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of the glass of Frederick Carder   


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Gazelle Gazette

The "Gazelle Gazette" is a Carder Steuben Club Newsletter that is initially delivered as an email and is maintained by Alan Shovers. This section provides an archive of the Gazelle Gazette Newsletter postings. If you would like to submit a Newsletter posting or have your email address added to Alan's address list, please email it to Alan Shovers.


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Carder Steuben Vase - 131




150 Year Celebration

Posting Number 3026   Date: 08/28/18     Return to Posting List

Rakow Library Presents Corning Street Names

In April 2003, many of Corning's streets and alleys were renamed after glass terms, including types of glass developed by Frederick Carder. The project was initiated as part of the county-wide address updates for the new 911 system. Explore the meanings of each street name below.

Aurene Lane

Aurene is a type of ornamental glass with an iridescent surface made by spraying the glass with stannous chloride or lead chloride and reheating it under controlled atmospheric conditions. Aurene was developed by Frederick Carder at Steuben Glass Works in Corning, New York, in 1904.

Crystal Lane

Crystal is a popular term for colorless lead glass, which has a high refractive index and consequently is particularly brilliant. In the United Kingdom, glass described as crystal must contain a defined percentage of lead oxide. Today, the word is often used to describe any fine glass tableware.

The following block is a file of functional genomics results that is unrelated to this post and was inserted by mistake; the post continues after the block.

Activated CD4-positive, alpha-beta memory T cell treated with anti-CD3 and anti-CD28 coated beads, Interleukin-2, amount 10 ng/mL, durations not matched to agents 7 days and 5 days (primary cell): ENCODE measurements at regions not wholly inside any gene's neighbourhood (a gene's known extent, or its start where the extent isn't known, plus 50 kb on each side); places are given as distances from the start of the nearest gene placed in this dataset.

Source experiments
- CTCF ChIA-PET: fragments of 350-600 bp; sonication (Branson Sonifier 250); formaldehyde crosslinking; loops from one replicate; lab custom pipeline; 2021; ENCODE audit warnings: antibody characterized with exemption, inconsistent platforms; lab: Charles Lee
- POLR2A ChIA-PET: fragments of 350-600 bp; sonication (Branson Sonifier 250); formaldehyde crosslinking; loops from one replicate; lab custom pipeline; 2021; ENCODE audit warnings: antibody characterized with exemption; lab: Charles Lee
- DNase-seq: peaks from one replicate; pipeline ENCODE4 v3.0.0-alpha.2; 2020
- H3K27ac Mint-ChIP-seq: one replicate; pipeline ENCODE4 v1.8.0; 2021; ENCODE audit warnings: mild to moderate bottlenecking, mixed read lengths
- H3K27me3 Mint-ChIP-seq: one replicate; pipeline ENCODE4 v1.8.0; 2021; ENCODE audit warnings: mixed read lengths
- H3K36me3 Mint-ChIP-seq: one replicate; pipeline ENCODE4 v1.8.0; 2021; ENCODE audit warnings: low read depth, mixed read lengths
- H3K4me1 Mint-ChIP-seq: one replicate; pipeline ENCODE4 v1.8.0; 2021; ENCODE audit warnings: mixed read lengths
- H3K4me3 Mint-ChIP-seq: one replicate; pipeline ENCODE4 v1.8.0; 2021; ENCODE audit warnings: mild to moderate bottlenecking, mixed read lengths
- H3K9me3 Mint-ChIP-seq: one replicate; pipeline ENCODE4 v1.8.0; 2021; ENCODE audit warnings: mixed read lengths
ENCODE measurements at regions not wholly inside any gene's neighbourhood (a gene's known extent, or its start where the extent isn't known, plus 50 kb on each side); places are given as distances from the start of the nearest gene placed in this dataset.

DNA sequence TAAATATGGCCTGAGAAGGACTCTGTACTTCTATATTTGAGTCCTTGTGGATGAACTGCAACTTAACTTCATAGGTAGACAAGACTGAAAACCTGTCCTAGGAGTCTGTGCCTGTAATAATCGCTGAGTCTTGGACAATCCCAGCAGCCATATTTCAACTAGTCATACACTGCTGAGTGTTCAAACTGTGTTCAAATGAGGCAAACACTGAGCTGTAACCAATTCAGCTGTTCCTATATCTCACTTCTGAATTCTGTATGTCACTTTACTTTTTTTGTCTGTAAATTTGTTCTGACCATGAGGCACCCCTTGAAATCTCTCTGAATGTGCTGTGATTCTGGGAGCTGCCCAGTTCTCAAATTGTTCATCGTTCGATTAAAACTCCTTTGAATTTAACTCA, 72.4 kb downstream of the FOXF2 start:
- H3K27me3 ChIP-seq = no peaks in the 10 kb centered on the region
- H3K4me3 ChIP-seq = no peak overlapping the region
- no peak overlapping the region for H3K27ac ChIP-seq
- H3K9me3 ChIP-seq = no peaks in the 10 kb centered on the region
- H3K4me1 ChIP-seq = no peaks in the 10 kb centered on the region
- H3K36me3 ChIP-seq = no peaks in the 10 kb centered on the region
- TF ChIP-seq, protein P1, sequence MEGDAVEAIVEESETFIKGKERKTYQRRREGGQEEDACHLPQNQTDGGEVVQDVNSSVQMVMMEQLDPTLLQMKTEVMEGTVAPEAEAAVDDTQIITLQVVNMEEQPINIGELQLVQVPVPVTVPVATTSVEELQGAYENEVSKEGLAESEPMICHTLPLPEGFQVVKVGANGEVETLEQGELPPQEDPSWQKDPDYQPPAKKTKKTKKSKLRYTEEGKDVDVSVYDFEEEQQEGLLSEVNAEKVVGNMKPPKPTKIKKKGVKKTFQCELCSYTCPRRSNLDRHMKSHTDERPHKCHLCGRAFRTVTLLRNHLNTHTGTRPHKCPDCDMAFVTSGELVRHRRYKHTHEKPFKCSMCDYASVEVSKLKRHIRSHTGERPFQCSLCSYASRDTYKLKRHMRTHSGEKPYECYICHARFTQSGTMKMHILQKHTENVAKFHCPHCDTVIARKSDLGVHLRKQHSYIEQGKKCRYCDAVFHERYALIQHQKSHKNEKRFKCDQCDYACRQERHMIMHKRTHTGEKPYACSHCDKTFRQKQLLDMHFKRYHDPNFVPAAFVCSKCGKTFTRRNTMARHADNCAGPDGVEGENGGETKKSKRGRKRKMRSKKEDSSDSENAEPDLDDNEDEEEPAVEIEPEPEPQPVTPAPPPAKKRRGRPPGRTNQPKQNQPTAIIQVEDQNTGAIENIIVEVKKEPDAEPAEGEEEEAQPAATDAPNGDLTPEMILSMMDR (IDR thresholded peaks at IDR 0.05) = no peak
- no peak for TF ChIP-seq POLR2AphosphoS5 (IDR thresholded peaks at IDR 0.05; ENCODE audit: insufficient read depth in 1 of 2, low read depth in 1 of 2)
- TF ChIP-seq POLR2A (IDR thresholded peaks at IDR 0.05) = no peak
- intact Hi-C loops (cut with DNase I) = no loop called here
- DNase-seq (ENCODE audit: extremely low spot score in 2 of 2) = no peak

Pyrex Street

Pyrex is a type of borosilicate glass perfected in 1915 by W. C. Taylor and Eugene Sullivan of Corning Glass Works in Corning, New York. Pyrex rods can be used in flameworking.

Burmese Lane

Burmese is type of translucent yellow-shading-to-pink Art Glass made by the Mt. Washington Glass Company in New Bedford, Massachusetts, between 1885 and about 1895. Burmese was also made by other companies, including Steuben Glass Works in the 20th century.

Cintra Lane

Cintra is a type of decorative glass developed by Frederick Carder (1863-1963) at Steuben Glass Works in Corning, New York, before 1917. Most Cintra glass was made by picking up chips of colored glass on the parison and then casing them with a thin layer of (usually) colorless glass.

Diatreta Lane

Diatreta is a term used by Frederick Carder (1863-1963) to describe openwork objects that he made by lost wax casting.

Dragon Lane

Frederick Carder often used dragons as a decorative motif.

Etruscan Lane

Etruria was the site of an early glass industry in northern Italy. Frederick Carder named one of his engraving patterns Etruscan.

Comment on the Carder Panel With Two Supports

The foliage on the flowers isn't right for a camellia. I'm no botanist, but the closest thing I can think of would be peonies. Michael Krumme


Images:
Click to view image one: Aurene1.jpg
Click to view image two: Burmese11.jpg
Click to view image three: Cintra8.jpg
Click to view image four: Diatreta.jpg
Click to view image five: Etruscan.jpg
Click to view image six: Dragon3.jpg

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